I tried really hard to volunteer- I asked three separate people how I could help. They only told me to take their food. I’m stubborn and I wasn’t going to leave without helping, so finally one woman said that the most helpful thing would be to tell others about the race next year. I told her that witnessing the event was so moving that I was already planning to blog about it. She thanked me and sent me off with some Powerbar meets Sport Bean things.
It was a beautiful day and everyone looked so happy. There were cute little kids eveywhere, as it was very much a family event. They even gave the kids teddy bears, which I thought was such a sweet and thoughtful gesture. From what I could tell, it was really a great event.
It’s a few hours later and with the help of Google I learned a bit more about Elora and her story. Taken from the website, Eloras Hope ,I learned the following: “In April 2006, Elora, a 7th grader in the North Allegheny school district, lost her life after a courageous battle with Leukemia. Elora faced her illness bravely as she had faced so many other challenges in her life. Before she was two years old, she was hit by a car and sustained a brain injury—but her academic and physical struggles did not stop her “can do” attitude and her loving spirit. She loved school but required adaptive education. Elora especially enjoyed 5K Races in spite of always finishing long after the other runners crossed the finish line. This never stopped her from encouraging others along the way. Elora brought out the best in others and Elora’s HOPE Foundation wants to continue this tall order.” Last year the Foundation raised $11,000 for the Leukemia and Lymphoma Society and also has a scholarship for a college student majoring in special education.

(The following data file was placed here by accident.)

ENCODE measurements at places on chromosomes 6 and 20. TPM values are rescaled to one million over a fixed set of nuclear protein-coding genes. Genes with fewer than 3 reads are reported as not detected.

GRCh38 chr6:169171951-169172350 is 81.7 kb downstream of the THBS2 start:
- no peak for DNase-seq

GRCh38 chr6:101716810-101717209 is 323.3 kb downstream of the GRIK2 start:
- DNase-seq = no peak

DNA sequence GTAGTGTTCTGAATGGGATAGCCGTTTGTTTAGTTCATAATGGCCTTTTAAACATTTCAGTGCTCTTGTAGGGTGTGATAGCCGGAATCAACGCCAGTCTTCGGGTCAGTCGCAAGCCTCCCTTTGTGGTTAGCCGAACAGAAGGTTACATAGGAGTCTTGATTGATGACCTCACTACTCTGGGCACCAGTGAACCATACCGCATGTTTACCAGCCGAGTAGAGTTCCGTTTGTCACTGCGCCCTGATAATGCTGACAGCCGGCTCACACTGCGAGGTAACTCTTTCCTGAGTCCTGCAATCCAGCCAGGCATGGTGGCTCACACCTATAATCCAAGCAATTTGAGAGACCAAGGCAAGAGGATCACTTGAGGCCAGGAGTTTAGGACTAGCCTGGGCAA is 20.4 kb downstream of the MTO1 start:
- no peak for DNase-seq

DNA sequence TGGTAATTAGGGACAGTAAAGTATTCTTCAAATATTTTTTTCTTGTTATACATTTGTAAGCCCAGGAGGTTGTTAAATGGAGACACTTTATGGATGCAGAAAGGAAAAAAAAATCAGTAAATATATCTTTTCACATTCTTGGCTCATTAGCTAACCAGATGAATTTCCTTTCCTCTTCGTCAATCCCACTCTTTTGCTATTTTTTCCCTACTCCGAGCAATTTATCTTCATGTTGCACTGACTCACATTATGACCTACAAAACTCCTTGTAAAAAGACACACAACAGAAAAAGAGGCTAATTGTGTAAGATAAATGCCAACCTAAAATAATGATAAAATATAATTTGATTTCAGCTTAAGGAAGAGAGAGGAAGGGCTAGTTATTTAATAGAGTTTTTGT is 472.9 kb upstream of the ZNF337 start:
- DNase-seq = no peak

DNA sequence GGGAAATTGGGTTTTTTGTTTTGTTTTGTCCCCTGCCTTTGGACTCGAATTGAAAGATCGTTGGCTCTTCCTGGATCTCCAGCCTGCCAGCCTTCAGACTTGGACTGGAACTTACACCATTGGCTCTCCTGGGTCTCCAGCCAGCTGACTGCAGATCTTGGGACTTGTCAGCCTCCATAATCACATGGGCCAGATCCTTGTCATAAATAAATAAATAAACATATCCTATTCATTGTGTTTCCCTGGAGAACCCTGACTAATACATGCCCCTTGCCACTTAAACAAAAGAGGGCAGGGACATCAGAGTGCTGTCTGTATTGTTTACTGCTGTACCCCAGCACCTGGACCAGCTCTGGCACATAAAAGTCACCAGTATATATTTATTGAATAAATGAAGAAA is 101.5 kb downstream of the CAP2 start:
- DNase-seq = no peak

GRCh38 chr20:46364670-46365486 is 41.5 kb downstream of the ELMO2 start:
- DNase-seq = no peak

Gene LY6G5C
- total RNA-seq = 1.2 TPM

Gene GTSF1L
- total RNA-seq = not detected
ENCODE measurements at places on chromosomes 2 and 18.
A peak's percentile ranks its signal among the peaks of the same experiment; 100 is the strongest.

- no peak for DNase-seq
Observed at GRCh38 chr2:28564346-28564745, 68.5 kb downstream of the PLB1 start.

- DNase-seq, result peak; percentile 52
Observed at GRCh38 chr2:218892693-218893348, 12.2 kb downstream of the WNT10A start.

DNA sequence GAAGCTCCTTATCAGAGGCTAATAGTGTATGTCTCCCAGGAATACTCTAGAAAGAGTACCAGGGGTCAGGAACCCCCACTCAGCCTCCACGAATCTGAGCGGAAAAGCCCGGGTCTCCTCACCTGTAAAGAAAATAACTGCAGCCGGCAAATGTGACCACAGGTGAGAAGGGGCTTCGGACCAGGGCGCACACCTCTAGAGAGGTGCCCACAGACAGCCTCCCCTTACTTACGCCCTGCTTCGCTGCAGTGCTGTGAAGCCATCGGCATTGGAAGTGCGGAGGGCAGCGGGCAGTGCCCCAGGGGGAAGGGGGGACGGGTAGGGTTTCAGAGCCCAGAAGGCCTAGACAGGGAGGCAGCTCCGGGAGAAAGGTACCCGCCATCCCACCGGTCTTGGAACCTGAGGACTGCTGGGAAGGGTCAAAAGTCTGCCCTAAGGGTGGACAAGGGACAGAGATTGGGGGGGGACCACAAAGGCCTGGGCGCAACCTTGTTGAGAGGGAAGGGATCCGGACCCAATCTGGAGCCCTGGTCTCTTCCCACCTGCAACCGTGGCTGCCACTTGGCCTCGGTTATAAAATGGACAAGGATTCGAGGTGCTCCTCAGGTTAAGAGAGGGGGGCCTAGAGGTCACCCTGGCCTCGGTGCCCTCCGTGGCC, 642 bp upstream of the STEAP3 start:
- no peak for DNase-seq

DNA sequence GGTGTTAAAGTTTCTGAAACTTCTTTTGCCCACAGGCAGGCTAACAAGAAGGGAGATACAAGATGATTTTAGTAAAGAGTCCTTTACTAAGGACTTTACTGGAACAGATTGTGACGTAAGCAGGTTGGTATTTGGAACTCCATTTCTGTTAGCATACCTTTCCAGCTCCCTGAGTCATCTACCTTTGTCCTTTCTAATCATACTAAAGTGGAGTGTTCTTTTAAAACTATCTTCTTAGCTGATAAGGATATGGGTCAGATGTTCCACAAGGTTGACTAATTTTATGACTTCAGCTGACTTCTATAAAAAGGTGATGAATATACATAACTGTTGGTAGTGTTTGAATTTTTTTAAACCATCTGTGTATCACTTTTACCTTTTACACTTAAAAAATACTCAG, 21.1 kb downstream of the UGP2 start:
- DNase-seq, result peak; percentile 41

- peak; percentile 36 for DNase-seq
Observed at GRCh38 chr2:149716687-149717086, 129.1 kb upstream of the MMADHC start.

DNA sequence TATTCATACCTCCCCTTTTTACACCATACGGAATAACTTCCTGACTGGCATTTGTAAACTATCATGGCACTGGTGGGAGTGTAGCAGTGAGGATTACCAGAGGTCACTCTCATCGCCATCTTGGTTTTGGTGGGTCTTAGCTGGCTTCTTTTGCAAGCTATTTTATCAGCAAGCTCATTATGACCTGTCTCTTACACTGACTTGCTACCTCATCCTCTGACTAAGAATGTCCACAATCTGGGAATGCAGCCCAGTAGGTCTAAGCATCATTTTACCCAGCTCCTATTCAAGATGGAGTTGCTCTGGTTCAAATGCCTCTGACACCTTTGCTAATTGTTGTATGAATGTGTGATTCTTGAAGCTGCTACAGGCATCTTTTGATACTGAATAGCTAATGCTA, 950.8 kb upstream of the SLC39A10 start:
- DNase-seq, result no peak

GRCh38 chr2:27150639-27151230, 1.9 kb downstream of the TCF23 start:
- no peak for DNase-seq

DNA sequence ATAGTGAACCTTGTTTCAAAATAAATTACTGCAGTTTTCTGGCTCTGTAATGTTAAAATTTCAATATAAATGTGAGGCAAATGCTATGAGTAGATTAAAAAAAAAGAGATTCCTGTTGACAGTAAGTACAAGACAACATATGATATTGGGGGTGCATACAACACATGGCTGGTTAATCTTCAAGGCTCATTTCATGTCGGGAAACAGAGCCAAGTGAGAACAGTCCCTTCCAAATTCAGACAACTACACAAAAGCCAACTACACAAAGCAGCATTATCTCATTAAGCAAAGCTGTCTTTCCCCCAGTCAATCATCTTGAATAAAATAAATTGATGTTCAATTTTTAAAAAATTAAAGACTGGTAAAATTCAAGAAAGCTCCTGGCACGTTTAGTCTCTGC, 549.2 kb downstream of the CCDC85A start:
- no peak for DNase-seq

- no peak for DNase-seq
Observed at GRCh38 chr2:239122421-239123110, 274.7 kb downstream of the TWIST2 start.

I feel really privileged to have been part of today. A lot of people ask me why I run, but after today I really wonder why other people don’t.
I should also mention that while I was running and being so inspired by those who are helping to fight cancer, I didn’t yet know that my step-Aunt Carol lost her battle with ovarian cancer early this morning. I found out as I was finishing this post. This is the point where I lose my words, but more can be read here.